How to Use "Once" Correctly?
Posted by Issa and Published on Sep 18, 2012
"Once" can be used either as an adverb or a conjunction. As adverb, "once" means "at some time" referring only to the past; however, when "once" exactly means "one time" (not twice or thrice), it can be used to talk about any time, even the future.
Once = "at some time" (past)
- I was once at home, strong, happy, and loved.
- Once we diverted her luggage when she traveled.
- What is the biggest lie you once believe was true?
- The audience had already heard the story more than once and were tired of it.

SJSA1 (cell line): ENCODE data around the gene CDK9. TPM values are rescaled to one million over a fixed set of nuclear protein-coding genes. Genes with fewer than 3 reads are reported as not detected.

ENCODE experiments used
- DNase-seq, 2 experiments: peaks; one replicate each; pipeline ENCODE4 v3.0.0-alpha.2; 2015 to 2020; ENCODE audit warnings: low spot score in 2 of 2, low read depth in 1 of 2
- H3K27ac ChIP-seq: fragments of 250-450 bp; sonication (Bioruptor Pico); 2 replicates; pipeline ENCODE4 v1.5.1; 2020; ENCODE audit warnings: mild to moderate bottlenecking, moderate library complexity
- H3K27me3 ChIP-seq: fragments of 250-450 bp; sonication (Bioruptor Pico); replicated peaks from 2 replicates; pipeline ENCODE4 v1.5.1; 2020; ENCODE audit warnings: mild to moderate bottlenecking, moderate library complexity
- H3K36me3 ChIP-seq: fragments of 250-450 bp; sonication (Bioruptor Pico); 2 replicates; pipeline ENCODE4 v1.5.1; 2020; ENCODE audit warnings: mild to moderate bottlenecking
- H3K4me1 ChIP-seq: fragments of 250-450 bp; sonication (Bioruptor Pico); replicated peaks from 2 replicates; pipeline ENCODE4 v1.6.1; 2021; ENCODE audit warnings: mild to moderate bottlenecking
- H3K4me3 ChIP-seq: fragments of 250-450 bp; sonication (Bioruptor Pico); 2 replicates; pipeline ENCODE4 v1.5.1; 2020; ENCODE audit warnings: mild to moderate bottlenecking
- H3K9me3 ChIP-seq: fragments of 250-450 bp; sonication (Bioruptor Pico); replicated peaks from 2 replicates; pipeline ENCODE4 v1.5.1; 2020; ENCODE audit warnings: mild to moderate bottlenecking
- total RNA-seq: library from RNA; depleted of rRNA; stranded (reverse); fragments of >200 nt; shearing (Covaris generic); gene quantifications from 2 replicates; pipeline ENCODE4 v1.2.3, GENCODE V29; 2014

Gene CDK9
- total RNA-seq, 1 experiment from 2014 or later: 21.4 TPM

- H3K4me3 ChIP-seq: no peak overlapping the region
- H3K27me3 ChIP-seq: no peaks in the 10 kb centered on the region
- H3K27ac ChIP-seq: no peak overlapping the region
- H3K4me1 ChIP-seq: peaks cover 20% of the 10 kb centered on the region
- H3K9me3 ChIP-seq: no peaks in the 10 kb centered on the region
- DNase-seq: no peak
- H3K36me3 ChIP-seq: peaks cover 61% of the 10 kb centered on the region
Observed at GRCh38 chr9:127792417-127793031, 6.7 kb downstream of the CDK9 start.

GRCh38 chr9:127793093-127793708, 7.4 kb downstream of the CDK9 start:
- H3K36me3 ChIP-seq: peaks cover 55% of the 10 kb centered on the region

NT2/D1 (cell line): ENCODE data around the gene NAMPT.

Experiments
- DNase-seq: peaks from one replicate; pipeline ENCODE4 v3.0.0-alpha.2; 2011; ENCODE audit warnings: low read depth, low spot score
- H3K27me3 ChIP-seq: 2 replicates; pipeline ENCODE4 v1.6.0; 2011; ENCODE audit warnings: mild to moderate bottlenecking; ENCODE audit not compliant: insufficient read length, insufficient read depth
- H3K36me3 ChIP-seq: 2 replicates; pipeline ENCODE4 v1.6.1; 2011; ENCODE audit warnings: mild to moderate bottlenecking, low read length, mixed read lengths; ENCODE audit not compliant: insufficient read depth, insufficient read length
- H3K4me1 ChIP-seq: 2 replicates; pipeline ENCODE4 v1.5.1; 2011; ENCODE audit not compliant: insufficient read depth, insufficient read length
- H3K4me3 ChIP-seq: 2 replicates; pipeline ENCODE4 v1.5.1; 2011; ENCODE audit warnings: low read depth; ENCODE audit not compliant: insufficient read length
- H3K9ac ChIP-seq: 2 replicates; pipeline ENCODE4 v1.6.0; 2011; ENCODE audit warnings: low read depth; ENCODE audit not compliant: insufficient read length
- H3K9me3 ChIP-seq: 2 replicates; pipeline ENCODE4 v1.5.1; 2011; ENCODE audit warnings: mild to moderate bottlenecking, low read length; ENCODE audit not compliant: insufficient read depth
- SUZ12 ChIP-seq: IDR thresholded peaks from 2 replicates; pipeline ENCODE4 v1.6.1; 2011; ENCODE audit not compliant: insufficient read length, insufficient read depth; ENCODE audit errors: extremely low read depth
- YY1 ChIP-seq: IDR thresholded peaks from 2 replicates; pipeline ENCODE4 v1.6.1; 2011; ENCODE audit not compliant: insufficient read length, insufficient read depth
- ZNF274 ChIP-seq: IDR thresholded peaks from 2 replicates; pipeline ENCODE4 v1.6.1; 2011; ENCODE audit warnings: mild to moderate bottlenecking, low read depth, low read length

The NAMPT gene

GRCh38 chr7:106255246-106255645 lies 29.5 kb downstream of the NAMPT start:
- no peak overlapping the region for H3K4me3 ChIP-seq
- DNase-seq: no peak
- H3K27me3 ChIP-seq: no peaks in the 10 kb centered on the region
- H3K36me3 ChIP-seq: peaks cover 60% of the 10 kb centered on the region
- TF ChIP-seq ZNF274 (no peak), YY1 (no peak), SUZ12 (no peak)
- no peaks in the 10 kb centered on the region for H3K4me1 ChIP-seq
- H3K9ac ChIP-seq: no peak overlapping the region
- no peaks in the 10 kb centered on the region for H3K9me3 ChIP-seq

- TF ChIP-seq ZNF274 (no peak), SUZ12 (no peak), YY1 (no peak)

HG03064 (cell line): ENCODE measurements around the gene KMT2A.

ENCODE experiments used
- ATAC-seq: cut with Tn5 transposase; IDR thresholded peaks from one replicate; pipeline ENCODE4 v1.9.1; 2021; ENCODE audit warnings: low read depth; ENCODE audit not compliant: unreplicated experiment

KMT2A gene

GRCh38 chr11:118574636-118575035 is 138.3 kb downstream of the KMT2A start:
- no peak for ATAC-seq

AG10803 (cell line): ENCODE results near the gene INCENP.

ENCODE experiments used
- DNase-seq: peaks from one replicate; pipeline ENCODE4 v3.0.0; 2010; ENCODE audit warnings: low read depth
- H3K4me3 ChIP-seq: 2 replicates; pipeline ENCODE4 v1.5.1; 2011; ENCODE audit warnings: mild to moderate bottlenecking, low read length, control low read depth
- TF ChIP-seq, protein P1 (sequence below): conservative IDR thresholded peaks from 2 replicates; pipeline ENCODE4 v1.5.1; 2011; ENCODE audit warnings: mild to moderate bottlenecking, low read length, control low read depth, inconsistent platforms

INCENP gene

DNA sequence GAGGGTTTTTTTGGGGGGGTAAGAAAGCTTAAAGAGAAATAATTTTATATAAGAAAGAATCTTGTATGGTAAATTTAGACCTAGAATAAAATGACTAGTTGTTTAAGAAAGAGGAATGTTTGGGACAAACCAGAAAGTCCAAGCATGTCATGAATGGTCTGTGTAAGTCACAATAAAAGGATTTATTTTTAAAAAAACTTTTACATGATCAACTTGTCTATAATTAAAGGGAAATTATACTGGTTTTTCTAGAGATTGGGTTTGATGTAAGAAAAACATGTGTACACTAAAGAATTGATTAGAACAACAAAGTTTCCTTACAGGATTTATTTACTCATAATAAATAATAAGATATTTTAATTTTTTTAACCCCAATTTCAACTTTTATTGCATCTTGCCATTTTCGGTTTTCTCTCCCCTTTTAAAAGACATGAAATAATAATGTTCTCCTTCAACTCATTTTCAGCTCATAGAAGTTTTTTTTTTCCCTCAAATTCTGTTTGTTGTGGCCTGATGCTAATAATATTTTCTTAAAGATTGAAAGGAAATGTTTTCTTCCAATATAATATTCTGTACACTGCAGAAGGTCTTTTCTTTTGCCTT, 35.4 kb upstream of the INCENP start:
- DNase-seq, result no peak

- It was evident he had reflected on this subject more than once.
- I'm only going to say this once so listen carefully.
When "once" functions as a conjunction, it means "as soon as" or "after", which is often used with a perfect tense.
- Once he settles into a place of any kind - a town, a home, or even a chair - he is disinclined to move.
- Once they have made a decision, they adhere to it with great tenacity.
- They love few; but once having become enamored are not easily turned aside.
Meanwhile, the common phrase "at once" means "immediately". Check out a few examples:
- I must pack at once, for I have only half an hour.
- "At once? This instant!… No, it can't be!" she thought.
- At once, that very instant, her fate would be decided.
- I'll send someone at once. He shall be taken away - taken away at once.